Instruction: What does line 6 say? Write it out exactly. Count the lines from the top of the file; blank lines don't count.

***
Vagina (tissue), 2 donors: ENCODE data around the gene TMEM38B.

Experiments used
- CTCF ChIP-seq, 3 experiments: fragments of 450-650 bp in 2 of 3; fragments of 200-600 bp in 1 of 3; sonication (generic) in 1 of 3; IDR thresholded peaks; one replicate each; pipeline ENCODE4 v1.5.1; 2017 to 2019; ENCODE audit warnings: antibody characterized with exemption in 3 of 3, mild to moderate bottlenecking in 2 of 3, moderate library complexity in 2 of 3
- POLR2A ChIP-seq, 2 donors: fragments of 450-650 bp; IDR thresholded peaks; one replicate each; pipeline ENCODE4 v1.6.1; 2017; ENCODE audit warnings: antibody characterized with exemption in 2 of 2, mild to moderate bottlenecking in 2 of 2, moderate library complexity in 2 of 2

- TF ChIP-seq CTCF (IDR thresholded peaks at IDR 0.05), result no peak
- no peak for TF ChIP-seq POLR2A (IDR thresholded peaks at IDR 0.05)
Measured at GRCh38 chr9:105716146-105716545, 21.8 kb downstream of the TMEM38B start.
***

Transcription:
- no peak for TF ChIP-seq POLR2A (IDR thresholded peaks at IDR 0.05)